The U.S. Supreme Court on Thursday rejected a challenge to the reach of the Obama health care law, rescuing the program from a potentially fatal legal challenge for the second time since Obamacare's inception.
By a 6-3 vote, the justices said consumers qualify for a subsidy that lowers the cost of premiums whether they buy their coverage through federal or state exchanges. Chief Justice John Roberts wrote the opinion.
Justice Antonin Scalia said people should start calling the law "SCOTUS care".
More than six million lower-income Americans who get their health insurance through the federal marketplace or exchange — HealthCare.Gov — depend on the subsidies, reducing their premiums an average of 72 percent, saving an average of $270 a month.
Opponents of the law claimed that the actual wording of the Affordable Care Act passed by Congress made subsidies available only to insurance customers who bought their policies through "an exchange established by the state" where the policyholders live.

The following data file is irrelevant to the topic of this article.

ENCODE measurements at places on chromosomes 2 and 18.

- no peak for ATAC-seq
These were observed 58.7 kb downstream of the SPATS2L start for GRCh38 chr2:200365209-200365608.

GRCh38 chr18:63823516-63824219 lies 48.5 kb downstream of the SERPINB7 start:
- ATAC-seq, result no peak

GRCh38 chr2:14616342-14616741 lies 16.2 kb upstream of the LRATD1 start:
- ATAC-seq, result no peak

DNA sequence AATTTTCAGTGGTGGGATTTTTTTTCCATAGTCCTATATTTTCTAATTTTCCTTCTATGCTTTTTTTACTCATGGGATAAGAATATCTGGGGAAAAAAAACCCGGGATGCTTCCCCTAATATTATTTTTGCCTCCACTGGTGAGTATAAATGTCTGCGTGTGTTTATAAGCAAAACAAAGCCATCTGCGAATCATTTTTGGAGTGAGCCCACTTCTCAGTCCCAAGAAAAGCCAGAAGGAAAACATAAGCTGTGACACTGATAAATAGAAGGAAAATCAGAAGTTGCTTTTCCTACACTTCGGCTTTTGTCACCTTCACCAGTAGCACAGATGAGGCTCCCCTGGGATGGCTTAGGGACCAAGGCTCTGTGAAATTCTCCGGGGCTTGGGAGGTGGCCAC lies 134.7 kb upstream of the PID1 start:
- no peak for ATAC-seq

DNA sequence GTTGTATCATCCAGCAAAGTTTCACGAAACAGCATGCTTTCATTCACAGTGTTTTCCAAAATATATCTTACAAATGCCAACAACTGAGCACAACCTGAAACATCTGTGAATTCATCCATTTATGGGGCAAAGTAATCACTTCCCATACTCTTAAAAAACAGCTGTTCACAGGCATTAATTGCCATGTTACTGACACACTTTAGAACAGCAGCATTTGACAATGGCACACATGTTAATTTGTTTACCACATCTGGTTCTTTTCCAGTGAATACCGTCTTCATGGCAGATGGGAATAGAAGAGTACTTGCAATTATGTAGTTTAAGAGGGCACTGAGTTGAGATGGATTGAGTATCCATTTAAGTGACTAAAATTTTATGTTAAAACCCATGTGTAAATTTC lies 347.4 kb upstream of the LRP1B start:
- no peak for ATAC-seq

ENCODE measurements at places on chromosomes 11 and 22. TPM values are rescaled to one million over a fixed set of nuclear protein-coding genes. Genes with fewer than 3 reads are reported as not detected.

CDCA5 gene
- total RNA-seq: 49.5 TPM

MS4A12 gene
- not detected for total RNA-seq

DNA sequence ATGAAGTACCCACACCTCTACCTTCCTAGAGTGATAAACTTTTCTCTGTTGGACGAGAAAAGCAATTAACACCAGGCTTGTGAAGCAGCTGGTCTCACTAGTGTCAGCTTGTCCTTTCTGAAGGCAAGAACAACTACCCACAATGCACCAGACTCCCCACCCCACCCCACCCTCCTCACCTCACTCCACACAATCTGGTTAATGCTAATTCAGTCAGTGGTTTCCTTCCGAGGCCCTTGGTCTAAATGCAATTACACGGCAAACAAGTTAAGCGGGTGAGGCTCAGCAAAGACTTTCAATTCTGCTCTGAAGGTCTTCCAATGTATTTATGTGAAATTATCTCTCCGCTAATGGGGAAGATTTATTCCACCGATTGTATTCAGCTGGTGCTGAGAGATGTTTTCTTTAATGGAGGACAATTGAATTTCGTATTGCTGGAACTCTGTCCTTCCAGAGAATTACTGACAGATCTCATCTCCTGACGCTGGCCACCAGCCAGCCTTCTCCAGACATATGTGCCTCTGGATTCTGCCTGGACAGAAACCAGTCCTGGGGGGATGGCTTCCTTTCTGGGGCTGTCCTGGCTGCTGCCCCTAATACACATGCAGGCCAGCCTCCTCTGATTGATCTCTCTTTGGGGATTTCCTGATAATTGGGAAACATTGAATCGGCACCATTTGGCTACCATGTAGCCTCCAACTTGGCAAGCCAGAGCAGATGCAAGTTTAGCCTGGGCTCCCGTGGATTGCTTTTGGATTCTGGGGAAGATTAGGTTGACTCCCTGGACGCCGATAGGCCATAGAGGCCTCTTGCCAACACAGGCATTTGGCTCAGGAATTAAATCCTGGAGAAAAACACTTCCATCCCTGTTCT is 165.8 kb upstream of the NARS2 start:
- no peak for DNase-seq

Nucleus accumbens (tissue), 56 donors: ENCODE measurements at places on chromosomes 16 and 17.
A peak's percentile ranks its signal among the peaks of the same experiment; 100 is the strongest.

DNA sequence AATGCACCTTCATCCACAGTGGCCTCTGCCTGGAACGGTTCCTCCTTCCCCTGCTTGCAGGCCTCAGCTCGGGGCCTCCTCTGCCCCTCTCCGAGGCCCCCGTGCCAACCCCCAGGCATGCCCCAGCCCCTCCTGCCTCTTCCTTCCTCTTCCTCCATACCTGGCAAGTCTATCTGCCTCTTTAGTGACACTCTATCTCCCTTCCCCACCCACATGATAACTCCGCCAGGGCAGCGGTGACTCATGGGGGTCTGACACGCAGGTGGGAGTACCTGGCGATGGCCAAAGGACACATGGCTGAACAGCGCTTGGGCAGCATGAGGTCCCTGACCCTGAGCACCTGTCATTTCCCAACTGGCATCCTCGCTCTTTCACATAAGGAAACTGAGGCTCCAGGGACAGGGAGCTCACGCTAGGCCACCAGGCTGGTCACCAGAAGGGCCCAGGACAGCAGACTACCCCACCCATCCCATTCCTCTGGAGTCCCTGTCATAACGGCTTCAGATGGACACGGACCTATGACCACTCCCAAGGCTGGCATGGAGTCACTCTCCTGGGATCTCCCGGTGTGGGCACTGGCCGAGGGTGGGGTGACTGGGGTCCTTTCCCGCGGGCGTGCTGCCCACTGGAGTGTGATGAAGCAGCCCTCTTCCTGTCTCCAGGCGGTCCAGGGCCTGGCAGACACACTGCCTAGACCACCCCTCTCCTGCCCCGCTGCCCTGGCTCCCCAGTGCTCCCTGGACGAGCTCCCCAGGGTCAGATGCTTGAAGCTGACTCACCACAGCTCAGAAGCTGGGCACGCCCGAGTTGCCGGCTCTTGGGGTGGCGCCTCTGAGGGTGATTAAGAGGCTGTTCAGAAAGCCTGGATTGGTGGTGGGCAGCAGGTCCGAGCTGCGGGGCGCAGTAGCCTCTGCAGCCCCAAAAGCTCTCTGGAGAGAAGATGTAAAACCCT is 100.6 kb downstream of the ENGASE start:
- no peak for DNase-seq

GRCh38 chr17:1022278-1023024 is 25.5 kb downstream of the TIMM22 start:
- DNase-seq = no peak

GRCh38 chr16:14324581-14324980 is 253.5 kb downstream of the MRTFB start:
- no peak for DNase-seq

If the challengers had prevailed, customers who bought their insurance on the federal exchange — by far the majority of those insured by Obamacare — would have lost the subsidies. Only 16 states now have their own health exchanges up and running.
The health insurance industry had warned that if the challenge succeeded, the Affordable Care Act would have entered a "death spiral" — with costs rising for a shrinking number of participants, eventually causing the system to collapse.
Among the law's provisions are requirements that insurance companies cover people with pre-existing conditions and that nearly all Americans obtain health insurance. Congress knew that those components of the health care system would not work, the Obama administration had argued, if the subsidies that make insurance affordable for millions of people were available only on state exchanges.